If "California cars" aren't in the cards to solve Maryland's air pollution problems, how about California lawn mowers?
Robert Perciasepe, Maryland's environment secretary, says he can't wait another year for the legislature to require that lower-polluting cars be sold here.
The state has to start planning now to reduce smog in the Baltimore and Washington areas, he says, so he's looking into squeezing even more pollution out of businesses and regulating everything from gasoline to house paints to lawn mowers.
The Schaefer administration's fiercely contested effort to impose California's stringent tailpipe-emission limits on new cars and trucks stalled last month when the Senate Judicial Proceedings Committee defeated it by a single vote.
Since then, the committee's chairman, Sen. Walter M. Baker, D-Cecil, has switched positions and indicated he'll support some version of the bill next year.
But Mr. Perciasepe, the state's top environmental official, said last week, "I can't sit around and wait 12 months and do nothing. We have to get ready."
If the General Assembly kills the California car bill again next year, Mr. Perciasepe said, he'll have to come up with other ways to reduce ground-level ozone pollution in the summer.
Ozone causes breathing problems, and the Baltimore area's problem is the sixth worst in the nation. Washington is 10th worst.
Under federal law, the state has until November 1994 to submit to the Environmental Protection Agency a plan for clearing Maryland's air. But Mr. Perciasepe said he must have regulations and programs in place by then to carry out the plan, and it will take at least a year to produce them.
Mr. Perciasepe said he still believes the state will need California-style tailpipe-emission controls -- more stringent than federal requirements -- to meet its air-quality goals by 2005 and beyond.
The measure would produce cars that emit 75 percent fewer hydrocarbons and 50 percent less nitrogen oxides, the two pollutants that combine under hot summer sun to form ozone.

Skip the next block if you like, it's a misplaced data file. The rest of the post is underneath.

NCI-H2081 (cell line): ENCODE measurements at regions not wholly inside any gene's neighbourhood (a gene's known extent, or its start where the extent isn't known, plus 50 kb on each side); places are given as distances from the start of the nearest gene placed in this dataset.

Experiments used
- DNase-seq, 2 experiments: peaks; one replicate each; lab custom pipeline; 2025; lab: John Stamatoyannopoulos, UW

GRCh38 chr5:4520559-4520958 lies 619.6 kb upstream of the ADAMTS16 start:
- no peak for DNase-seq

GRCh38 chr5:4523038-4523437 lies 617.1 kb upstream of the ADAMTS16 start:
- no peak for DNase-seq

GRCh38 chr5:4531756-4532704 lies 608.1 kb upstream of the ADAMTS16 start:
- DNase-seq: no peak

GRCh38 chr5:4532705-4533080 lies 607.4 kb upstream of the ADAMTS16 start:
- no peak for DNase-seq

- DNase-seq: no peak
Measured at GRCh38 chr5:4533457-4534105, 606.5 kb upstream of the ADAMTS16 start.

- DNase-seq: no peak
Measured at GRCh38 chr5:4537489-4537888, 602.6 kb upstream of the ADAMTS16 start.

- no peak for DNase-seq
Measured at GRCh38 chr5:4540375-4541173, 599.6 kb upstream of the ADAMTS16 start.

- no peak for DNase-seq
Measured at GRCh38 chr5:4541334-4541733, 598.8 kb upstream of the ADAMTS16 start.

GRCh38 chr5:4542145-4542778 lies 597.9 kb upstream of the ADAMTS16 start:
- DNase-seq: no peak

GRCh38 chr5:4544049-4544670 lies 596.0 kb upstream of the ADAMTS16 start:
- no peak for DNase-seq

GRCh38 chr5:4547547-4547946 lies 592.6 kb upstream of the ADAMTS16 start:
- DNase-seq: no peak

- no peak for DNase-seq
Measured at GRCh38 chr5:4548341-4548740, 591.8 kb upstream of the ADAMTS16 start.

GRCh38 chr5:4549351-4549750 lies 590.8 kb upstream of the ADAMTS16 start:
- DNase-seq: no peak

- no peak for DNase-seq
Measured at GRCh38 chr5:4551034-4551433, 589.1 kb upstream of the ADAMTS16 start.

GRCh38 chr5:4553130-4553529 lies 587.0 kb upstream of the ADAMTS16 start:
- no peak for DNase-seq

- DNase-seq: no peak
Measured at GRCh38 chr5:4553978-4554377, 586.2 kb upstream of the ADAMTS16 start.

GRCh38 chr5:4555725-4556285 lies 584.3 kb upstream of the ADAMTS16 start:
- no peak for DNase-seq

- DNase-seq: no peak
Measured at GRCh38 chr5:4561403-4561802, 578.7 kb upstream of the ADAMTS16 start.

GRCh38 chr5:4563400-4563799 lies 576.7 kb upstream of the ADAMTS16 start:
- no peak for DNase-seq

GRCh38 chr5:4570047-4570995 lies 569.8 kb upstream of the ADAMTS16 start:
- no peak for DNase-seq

The California car bill was backed by the Schaefer administration, environmentalists and health advocates.
But they faced a massive lobbying assault from the auto and oil industries, car dealers and service station owners, who argued that it could devastate their already depressed businesses.
Proponents argued it would add only about $200 to the cost of a new car, while opponents contended it could raise prices by $1,000 or more.
Autos are responsible for 60 percent of the hydrocarbons produced in Maryland, the environment secretary noted, but if the legislature for bids him from regulating vehicle emissions, he will have to consider other ways of reducing ozone, such as requiring the sale of cleaner-burning gasoline.
The EPA already has issued regulations requiring less-polluting "reformulated" fuels in smog-plagued urban areas like Baltimore by 1995.
But California, with the worst air quality in the nation, has proposed an even cleaner gas recipe. Schaefer administration officials had vowed not to go for California fuels if they got the car bill, but Mr. Perciasepe said he will have to consider it now.
"I'm not saying we're going to adopt it," Mr. Perciasepe said. "We're going to do a study on fuels to determine our options. There may be other things we can do [shy of] California fuels that may get cars to perform better."
Mr. Perciasepe said he would also look at requiring even further pollution reductions from industries and businesses.
Administration "hit list"
During the California car bill debate, the administration had released a "hit list" of 100 companies in Maryland that might be targeted for pollution reductions, including oil and gas storage terminals and the General Motors van assembly plant in Baltimore.
Oil industry spokesmen reacted cautiously to Mr. Perciasepe's remarks, though they said they were glad the Schaefer administration is looking beyond California cars.
"I don't know how far Bob is going to carry this thing," said Michael McDonald, executive director of the Maryland Petroleum Council. Mr. McDonald said his industry, which had warned that requiring California fuels could raise Maryland gas prices by more than 20 cents a gallon, "would like to open a dialogue" with the secretary.
Sen. Baker, who also opposes California fuels, said he has no problems with the environment secretary looking at them as long as he doesn't attempt to require them. That would jeopardize the car bill, the senator indicated.
But Paul Billings, a lobbyist for the American Lung Association, which supported the California car bill, said Mr. Perciasepe has no choice but to consider every pollution-control measure, no matter how costly or extreme it may seem.
"The problem is, there's not a whole lot of options for states under the federal law," Mr. Billings said.
Maryland is one of a dozen Eastern states that have pledged to pursue California tailpipe limits as part of their strategy for reducing ozone pollution.
Only two states, Massachusetts and New York, have adopted the program so far.